Tuesday, November 24, 2009

Re-cutting the seminary pie

I had a conversation with one of the recently laid off ELCA churchwide staff members. As we discussed the downsizing happening all over the church, I mentioned one of my pet peeves: the ELCA’s eight seminaries. “They just can’t do it,” this person said, referring to the need to somehow consolidate these institutions. Ultimately, we agreed, it’s going to be the rules of the marketplace that change things. Or as I put, eventually some of them just aren’t going to be able to write checks anymore.

I have been involved in different ways with several congregational mergers and consolidations. None of them were easy; some of them were a mess. After thinking they were the answer to declining memberships, synods and bishops have backed off from encouraging them. Some time ago the Alban Institute reported its findings that after merging two congregations, the size of the new congregation will not be A+B but usually only A, where A is the size of the larger congregation. In other words, in the transition you should plan on losing the equivalent of the smaller of the two congregations. My experience would affirm that.

Former Speaker of the House Tip O’Neill is famous for his adage, “All politics is local.” I think something similar could be said about religion. Local congregations get people’s loyalties. Local congregations have personalities and histories. Local congregations have egos—sometimes big ones. As a result congregations don’t die or merge with other congregations very easily or well.

Seminaries it seems are not any different. I went to the most “blended” Lutheran seminary: LSTC in Chicago. When I was a student there were still a fair number of faculty members from the predecessor schools. One way to identify them was where they ate lunch in the cafeteria. There was the Augustana table, the Maywood table, etc. Institutional memories are long and persistent.

It seems unlikely than any of the ELCA’s seminaries are going to voluntarily put themselves out of business. Yet that is what needs to happen, whether through merger or closure. The shrinking ELCA simply doesn’t need all of them and can’t support them. There needs to be fewer teachers, fewer deans, fewer support staff, fewer buildings, fewer light and heat bills.

The problem is that in the ELCA’s decentralized polity virtually all of its constituent institutions are functionally independent: congregations, camps, colleges, medical facilities, social service agencies, and seminaries. They all may have the name Lutheran in their titles, and even claim a specific connection with the ELCA, yet by-and-large they are all free to pretty much do whatever they please.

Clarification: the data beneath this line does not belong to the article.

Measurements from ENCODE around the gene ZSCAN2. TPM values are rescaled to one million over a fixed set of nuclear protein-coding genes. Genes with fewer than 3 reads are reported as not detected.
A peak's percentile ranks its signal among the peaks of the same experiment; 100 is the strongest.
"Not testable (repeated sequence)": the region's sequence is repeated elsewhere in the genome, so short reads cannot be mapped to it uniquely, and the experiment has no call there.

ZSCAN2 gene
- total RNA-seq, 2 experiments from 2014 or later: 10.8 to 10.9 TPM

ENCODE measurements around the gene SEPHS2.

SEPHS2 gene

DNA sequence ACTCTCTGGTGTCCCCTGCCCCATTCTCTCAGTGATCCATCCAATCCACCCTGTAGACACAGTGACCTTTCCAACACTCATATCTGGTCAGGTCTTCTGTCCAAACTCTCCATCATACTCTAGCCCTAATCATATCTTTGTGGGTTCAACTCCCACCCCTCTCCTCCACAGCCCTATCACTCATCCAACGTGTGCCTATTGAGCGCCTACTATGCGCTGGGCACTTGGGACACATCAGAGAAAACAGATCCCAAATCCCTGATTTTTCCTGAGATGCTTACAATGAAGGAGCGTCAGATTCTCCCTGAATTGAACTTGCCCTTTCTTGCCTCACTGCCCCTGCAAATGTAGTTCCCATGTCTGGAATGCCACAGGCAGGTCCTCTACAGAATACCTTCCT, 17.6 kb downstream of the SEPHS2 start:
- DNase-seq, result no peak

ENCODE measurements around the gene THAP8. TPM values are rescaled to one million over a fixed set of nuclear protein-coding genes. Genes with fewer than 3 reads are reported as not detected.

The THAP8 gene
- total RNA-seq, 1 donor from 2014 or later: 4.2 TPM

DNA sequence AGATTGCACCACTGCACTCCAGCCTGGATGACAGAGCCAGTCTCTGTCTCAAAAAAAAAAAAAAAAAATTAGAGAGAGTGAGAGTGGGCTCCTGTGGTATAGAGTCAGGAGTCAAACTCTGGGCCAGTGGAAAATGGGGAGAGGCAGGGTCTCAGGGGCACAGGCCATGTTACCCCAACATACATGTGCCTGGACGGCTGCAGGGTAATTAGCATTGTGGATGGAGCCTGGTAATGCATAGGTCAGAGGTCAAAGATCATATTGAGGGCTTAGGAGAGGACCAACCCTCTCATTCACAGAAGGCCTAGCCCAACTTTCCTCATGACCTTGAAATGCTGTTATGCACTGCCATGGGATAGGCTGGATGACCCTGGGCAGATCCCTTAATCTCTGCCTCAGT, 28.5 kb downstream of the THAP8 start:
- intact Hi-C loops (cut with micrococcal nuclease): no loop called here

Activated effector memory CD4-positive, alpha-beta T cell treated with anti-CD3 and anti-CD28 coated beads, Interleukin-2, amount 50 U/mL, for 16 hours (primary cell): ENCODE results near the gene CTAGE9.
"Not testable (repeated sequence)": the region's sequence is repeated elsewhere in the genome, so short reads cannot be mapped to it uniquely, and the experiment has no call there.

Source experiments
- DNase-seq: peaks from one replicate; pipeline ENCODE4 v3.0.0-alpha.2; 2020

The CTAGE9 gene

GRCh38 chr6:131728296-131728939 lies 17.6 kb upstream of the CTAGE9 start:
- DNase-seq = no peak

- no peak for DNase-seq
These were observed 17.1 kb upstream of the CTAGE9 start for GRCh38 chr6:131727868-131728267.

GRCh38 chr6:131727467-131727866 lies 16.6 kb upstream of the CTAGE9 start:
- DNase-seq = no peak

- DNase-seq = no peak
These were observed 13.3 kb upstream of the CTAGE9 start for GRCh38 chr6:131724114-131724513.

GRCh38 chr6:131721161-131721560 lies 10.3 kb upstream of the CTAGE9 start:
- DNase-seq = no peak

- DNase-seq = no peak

For most of these, that organizational independence is backed up by financial independence. Seminaries, however, receive significant subsidies from synods and the ELCA. They may be unwilling to consolidate but that doesn’t mean the church has to subsidize their inefficiency.

Talking about the ELCA’s latest budget cuts in his recent open letter, Bishop Hansen specifically said aid to seminary education was unaffected. Why not? If belt tightening is necessary, there’s no reason why seminaries should be exempted. If the pie has shrunk, rather than cut smaller slices why not cut fewer slices?

The seminaries’ inclination toward self-preservation is understandable but it’s time for the church they serve to provide a reality check. How about this memo: “We have eight seminaries but we are now only going to support four. Figure it out.”

Follow up: In the comments, a press release is mentioned about a recent joint meeting of the boards of three ELCA seminaries: LSTC, Trinity and Wartburg. You can read it here.

8 comments:

Julie & Jeanie said...

Doug-

Check out http://www.lstc.edu/news/index.php?action=viewNews&id=255.

While I agree that much more needs to be done, it does actually seem that some conversation is happening around this issue. It may be a while before we actually reduce the number of seminaries, but I think the reality of the situation is sinking in, and they're starting to take steps toward something more sensible. I think they're all tired of living on the edge.

Doug said...

I wish I could share your optimism Julie--and not to play the I've-see-it-all-before card--but, I've seen it all before. I had read the press release (thanks for mentioning it--I should have included it) and I think it actually is further evidence of the problem. It doesn't give the adopted 6 resolutions but the summary is not encouraging:

"The actions of the boards commit the seminaries to explore business, programmatic, faculty, and planning models that will further their common mission of forming leaders for the church."

OK. That and $1 will get you a cup of coffee at Starbucks. The rest of the release is equally vague and--contra the above quote--noncommital. How about this quote from LSTC's Jim Echols: